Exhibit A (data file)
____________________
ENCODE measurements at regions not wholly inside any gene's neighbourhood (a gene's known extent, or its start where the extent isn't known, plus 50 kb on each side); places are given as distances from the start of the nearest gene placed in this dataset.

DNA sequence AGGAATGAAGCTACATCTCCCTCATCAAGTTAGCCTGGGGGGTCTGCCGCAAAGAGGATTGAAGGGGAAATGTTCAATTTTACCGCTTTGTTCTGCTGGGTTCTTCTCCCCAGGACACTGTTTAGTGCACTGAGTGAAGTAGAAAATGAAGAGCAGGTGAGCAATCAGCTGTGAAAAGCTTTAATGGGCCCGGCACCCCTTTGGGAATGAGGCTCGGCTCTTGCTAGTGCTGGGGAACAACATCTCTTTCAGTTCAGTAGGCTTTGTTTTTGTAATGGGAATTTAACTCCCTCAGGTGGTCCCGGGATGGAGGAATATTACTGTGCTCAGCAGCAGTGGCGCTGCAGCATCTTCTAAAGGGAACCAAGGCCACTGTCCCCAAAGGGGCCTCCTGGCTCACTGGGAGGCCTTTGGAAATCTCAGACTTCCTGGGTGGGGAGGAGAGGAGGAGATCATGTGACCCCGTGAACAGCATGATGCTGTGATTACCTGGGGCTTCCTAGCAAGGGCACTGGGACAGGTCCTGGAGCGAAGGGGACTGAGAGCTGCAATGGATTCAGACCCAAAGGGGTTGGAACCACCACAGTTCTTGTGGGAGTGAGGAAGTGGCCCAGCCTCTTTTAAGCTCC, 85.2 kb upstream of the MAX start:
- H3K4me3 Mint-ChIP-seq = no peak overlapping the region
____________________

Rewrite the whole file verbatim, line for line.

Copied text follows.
ENCODE measurements at regions not wholly inside any gene's neighbourhood (a gene's known extent, or its start where the extent isn't known, plus 50 kb on each side); places are given as distances from the start of the nearest gene placed in this dataset.

DNA sequence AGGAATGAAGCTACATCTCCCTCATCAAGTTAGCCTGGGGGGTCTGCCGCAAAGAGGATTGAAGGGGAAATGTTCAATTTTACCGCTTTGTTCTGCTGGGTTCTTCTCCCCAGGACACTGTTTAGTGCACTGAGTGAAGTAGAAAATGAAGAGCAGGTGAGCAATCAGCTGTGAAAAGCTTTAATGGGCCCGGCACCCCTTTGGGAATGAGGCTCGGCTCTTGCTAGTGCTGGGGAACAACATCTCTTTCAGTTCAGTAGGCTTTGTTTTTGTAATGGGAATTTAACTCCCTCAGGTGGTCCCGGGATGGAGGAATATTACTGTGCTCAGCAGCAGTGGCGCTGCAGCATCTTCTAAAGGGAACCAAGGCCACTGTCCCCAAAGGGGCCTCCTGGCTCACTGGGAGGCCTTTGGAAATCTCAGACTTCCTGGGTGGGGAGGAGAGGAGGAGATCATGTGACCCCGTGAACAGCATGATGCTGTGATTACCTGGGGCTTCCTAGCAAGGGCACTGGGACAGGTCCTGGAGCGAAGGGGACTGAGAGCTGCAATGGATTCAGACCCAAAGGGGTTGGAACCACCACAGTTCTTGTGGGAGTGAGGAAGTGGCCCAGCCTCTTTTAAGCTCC, 85.2 kb upstream of the MAX start:
- H3K4me3 Mint-ChIP-seq = no peak overlapping the region